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City considers W. Main renovation
The City of Turlock is proposing a revamp of W. Main Street from Highway 99 to Lander Avenue. The project is still in the conceptual phase, but residents heard ideas that included tree removal and parking restrictions. - photo by CANDY PADILLA/The Journal

The drive from Highway 99 into town on W. Main Street may soon be safer and less bumpy, however, some of Turlock's oldest Sycamore trees may not survive the renovation project.

Residents of W. Main Street and community members were asked to weigh-in on preliminary ideas for the rehabilitation of the city's oldest thoroughfare during a public meeting held Wednesday at City Hall.

Although beautification is one factor the City is considering during planning stages of the roadway project, Turlock Mayor Gary Soiseth said the priority is safety for the many motorists, pedestrians and bicyclists who travel W. Main Street every day.

"We have increased ridership on West Main and some sections of the road are 14 (on the Pavement Condition Index scale) and the best area is 56," Soiseth said. He explained during the public meeting that the PCI scale ranges from 0 to 100 and 14 wasn't a score anyone would want to take home to mom.

"We are having issues on West Main."

Some parts of W. Main Street are better than others. The section from the freeway to West Avenue South is four lanes and in fair condition. The City is considering doing a pavement overlay, similar to what they did on Monte Vista Avenue, and then redoing the median along that segment of roadway to close many of the turn areas.

The intersection of W. Main Street and West Avenue South is where the real problems begin. The intersection itself has been the site of numerous accidents including a 2014 incident where a driver hit a woman pushing a stroller with three children while they were crossing W. Main in the crosswalk area.

Development Services Director and City Engineer Mike Pitcock said the City received a grant to install a traffic light at that intersection, but the project isn't slated until 2017.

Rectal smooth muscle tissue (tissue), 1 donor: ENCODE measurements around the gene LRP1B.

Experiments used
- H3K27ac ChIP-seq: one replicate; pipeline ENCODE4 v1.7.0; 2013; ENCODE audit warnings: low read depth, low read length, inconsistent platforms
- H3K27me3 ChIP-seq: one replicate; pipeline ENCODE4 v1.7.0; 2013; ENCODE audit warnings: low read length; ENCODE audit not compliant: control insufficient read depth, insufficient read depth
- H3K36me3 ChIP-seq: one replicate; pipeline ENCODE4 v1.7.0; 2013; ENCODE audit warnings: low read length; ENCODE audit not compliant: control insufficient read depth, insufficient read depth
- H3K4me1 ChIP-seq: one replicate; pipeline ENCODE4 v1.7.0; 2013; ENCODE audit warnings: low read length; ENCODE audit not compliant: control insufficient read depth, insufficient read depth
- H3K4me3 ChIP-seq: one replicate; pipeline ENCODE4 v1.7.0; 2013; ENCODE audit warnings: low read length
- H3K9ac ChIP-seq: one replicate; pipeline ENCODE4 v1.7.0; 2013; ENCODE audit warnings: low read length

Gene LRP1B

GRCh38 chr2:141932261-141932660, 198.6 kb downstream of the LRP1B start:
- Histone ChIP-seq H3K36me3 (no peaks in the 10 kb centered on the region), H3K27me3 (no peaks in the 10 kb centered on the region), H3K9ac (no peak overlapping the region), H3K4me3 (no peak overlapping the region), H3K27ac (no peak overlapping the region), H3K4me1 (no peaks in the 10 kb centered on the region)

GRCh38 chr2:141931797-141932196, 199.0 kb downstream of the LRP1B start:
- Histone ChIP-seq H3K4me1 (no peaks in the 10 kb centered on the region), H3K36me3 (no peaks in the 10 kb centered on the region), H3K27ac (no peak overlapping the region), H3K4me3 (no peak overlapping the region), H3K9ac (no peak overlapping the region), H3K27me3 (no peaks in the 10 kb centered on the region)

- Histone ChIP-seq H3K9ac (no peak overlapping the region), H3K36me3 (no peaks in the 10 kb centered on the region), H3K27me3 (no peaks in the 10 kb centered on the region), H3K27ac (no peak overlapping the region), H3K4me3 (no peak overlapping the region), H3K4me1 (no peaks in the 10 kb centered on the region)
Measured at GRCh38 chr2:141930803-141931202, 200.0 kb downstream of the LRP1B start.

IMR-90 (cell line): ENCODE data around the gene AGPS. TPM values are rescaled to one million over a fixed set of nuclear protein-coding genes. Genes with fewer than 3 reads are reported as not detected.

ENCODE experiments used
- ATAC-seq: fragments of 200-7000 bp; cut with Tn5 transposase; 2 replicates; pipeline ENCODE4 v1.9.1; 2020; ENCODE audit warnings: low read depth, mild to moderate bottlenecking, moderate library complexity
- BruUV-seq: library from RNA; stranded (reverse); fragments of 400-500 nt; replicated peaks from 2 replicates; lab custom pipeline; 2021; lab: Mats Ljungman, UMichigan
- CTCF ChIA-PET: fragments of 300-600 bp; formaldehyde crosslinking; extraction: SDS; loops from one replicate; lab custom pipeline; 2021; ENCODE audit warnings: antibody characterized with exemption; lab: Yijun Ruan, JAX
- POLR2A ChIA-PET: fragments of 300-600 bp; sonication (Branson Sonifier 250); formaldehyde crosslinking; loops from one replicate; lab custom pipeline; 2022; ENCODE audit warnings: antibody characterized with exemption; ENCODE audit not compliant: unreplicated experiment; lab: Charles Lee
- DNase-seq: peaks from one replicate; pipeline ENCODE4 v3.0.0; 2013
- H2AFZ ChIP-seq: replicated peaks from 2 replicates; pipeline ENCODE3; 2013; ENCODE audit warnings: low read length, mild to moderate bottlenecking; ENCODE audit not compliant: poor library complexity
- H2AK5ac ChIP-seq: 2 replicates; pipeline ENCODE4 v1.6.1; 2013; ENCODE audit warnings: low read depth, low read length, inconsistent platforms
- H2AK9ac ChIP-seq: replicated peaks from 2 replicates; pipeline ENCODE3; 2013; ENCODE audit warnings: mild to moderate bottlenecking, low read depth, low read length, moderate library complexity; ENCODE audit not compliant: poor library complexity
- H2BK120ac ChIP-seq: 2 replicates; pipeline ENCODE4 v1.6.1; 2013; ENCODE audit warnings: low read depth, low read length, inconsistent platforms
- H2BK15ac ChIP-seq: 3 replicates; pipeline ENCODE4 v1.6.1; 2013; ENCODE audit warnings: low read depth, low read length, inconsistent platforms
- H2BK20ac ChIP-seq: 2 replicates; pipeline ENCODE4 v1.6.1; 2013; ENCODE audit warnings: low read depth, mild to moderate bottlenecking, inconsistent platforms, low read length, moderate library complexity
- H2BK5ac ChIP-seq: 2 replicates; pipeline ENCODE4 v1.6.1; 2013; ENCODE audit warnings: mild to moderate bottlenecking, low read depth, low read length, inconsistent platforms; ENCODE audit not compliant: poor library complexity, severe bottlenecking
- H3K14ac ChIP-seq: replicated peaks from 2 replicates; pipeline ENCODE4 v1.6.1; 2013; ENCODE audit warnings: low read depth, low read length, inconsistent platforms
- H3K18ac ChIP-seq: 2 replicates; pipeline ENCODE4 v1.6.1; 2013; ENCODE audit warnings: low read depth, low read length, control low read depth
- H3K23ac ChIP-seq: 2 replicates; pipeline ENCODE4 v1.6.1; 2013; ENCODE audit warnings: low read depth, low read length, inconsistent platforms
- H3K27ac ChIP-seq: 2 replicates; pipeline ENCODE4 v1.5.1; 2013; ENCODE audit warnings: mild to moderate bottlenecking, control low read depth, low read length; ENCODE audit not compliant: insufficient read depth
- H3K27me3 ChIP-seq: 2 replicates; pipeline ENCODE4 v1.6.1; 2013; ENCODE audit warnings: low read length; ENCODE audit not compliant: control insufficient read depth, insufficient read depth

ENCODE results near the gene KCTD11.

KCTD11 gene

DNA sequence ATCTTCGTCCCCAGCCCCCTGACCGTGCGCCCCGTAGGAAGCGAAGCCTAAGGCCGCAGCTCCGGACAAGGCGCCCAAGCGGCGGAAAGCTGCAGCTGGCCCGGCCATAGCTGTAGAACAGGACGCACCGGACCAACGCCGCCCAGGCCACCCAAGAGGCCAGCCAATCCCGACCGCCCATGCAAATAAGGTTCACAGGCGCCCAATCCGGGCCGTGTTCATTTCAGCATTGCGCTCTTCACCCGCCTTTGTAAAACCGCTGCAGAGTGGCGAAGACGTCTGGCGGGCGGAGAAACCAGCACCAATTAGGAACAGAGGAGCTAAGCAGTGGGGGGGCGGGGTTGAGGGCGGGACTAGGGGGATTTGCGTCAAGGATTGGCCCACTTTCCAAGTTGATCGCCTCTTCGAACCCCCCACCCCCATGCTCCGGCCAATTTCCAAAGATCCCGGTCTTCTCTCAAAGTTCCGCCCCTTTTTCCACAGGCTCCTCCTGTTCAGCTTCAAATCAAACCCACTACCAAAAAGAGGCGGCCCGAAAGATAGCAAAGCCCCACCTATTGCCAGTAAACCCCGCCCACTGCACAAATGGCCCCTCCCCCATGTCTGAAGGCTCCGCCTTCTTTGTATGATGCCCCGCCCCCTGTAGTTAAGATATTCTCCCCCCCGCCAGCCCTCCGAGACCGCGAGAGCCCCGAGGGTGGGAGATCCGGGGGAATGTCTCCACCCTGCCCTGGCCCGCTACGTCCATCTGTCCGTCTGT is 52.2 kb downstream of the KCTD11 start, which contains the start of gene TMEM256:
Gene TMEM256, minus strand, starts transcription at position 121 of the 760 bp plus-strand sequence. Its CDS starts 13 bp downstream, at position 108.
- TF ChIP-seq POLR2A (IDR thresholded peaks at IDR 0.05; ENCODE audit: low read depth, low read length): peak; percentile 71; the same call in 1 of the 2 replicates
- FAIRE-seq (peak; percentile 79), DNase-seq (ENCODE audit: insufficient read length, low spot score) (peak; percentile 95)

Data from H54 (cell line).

The West Avenue South intersection is also where W. Main Street narrows from four lanes to two — and where the road conditions go from bad to worse.

Associate Engineer Nathan Bray presented two possible options on renovating that portion of W. Main, but no matter what the final details of the project he said the entire roadway will have to be removed and brand new pavement installed.

 The first idea Bray presented was eliminating the landscaped strip on the south side of the street, which would include three old Sycamores and other trees, and shifting the road to create more room for the trees in the landscaped area on the north side of W. Main.

The second idea was to eliminate parking on one side of the street — it didn't matter which side, said Bray — and increasing the landscaped areas on both sides of W. Main from 3 feet to 8 feet.

The City's reconstruction ideas were met with mixed opinions.

"West Main is a beautiful street, a historic street. I see keeping it as is and just repairing it," said Milt Trieweiler, a resident of W. Main since 1973. "It's a unique street in Turlock. We don't have any like it."

Others were anxious to see improvements made to the street and said they would consider making it a permitted parking only area.

Many of those in attendance at Wednesday's meeting had an opinion on how the project would affect the Sycamore trees that line W. Main Street — some voicing support for saving all the trees and some wanting to see the large trees, and their invasive roots that are the cause of the broken sidewalks along Main and a few busted sewer pipes, be removed.

Pitcock said as individual property owners are responsible for the maintenance of street trees, the City has not had an arborist evaluate the health of the old trees, but that it would be done in conjunction to the renovation project.

Wednesday's meeting was just the first step in the rehabilitation project that Pitcock said would take years to complete as the City is expecting to request state and federal grants to help pay for the construction and it would come in multiple funding cycles.

In conjunction with the expected roadway project, Assistant to the City Manager for Economic Development and Housing Maryn Pitt said that the City is offering $10,000 HUD grants to owner-occupied residents of W. Main Street to make needed renovations on their homes.

Residents of W. Main Street — or other areas of town — interested in HUD funded grants or loans, can contact Housing Program Services at 668-5610 or visit